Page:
An evidence-based review conducted in 2006 by the American College of Medical Genetics (Flockhart et al., 2008) found that CYP2C9 and VKORC1 testing to guide warfarin dosing had analytic and clinical validity. However, the review found that “no study has yet shown this intervention to be effective in reducing the incidence of high INR values, the time to stable INR, or the occurrence of serious bleeding events.” A recent systematic review by Kangelaris and colleagues also reported a lack of evidence of benefit (Kangelaris et al., 2009).

Regulatory Guidance

On January 22, 2010, the FDA modified the drug label for warfarin to include dose ranges based on pharmacogenomic information. This was an update to the 2007 label change that had added information about the association between CYP2C9 and VKORC1 variants and warfarin responsiveness. Both label changes inform the prescriber about the association between genotype and warfarin dosing requirements, but they do not require pharmacogenetic testing.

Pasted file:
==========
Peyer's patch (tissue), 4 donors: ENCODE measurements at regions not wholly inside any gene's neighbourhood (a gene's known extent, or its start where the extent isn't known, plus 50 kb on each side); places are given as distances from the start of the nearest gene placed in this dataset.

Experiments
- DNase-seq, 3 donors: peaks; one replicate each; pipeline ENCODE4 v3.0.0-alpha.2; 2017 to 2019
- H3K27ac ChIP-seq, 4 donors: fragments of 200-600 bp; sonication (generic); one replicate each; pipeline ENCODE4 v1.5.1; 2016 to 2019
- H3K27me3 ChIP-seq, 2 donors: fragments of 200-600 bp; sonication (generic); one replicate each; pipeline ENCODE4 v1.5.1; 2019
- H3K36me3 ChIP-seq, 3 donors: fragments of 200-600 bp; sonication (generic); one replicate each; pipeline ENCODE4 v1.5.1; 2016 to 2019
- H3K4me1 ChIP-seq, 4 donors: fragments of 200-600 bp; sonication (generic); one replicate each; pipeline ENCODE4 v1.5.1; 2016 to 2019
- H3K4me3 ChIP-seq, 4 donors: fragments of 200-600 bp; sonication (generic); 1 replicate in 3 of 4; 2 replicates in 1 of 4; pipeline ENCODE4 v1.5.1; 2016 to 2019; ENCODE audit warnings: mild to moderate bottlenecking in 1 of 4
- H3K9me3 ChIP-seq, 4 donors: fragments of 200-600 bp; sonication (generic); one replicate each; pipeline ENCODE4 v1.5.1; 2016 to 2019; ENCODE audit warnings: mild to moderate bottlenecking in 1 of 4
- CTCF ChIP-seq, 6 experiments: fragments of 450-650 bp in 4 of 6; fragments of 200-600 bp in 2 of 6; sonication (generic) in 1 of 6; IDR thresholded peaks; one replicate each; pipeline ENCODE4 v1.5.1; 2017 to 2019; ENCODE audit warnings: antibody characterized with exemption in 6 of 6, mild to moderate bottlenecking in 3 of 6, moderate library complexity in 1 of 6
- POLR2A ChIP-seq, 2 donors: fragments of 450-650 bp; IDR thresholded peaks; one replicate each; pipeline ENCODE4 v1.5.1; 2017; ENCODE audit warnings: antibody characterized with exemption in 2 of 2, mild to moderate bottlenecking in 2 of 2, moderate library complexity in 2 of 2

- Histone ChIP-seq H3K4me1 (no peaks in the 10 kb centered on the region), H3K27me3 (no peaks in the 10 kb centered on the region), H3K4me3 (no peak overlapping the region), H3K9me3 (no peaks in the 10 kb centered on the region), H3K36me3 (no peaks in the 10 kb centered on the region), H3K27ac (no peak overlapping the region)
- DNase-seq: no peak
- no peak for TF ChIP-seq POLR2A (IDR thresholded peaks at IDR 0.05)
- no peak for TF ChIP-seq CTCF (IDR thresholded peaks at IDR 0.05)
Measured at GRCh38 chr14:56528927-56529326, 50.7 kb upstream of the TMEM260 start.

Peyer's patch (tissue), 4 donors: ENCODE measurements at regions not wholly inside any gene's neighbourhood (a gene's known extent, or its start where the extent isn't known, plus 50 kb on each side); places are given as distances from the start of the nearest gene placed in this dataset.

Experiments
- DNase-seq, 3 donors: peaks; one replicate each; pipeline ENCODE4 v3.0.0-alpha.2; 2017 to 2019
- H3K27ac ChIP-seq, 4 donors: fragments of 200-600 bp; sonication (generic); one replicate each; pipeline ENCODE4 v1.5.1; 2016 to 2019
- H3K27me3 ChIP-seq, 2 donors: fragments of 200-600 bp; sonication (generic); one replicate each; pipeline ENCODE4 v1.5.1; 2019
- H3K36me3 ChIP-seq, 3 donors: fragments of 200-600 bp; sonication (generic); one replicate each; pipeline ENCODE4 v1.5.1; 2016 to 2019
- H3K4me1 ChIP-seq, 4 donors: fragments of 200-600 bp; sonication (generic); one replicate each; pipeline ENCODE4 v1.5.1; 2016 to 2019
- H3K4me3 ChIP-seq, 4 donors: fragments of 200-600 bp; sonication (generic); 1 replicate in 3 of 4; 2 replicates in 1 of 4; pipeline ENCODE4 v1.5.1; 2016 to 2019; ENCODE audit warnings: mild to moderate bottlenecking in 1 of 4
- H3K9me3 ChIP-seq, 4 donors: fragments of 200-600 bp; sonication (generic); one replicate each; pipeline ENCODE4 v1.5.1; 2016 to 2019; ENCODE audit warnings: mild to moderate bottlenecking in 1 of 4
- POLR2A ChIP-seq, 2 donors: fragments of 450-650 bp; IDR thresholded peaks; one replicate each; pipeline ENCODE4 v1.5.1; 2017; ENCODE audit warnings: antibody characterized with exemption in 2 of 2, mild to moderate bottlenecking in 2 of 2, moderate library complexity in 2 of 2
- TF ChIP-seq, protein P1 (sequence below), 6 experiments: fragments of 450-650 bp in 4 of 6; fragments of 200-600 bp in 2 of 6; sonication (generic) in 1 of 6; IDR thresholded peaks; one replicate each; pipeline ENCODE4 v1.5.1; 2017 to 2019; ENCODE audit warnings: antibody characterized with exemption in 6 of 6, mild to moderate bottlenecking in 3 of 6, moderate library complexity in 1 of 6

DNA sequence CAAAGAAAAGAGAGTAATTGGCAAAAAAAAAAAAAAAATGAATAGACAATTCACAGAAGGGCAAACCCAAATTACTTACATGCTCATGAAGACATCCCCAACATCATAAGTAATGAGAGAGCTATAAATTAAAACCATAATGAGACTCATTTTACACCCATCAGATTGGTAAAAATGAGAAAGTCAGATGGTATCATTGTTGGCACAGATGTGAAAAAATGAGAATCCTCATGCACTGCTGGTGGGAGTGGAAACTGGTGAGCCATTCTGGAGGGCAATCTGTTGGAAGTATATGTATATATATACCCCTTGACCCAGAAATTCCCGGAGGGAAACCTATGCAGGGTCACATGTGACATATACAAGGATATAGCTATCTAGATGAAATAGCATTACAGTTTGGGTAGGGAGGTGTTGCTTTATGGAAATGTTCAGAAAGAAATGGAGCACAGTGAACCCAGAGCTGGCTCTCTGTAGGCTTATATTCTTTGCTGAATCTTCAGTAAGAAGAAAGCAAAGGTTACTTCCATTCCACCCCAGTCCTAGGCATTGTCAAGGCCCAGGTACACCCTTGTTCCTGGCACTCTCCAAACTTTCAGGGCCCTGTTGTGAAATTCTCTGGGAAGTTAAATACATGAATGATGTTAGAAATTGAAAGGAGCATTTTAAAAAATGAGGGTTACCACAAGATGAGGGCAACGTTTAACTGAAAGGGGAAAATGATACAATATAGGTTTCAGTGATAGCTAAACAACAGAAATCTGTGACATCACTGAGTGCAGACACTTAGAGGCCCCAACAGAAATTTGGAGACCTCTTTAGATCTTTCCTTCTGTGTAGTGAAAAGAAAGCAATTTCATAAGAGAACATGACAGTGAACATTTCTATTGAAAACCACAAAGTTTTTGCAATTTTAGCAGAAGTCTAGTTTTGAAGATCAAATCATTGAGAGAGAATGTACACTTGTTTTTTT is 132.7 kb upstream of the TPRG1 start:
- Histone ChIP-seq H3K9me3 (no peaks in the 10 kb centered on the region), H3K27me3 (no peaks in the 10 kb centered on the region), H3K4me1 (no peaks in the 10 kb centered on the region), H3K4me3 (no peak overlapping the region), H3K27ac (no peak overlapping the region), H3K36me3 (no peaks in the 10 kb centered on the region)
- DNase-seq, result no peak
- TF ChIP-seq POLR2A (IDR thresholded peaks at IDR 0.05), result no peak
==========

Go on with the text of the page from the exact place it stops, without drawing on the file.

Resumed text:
Guidelines by Professional Groups

The 2008 American College of Chest Physicians anticoagulation management guidelines state, “[W]e suggest against pharmacogenetic-based dosing until randomized data indicate that it is beneficial (Grade 2C)” (Ansell et al., 2008).

Recommendations by Payers

CMS recently issued a coverage decision for warfarin pharmacogenomic testing that specifies testing will be reimbursed only for patients initiating warfarin who are enrolled in a randomized controlled trial that measures major bleeding and thromboembolic events.


Analytic Validity

Testing for the two to three informative CYP2C9 SNPs and the single informative VKORC1 SNP is straightforward.

Clinical Validity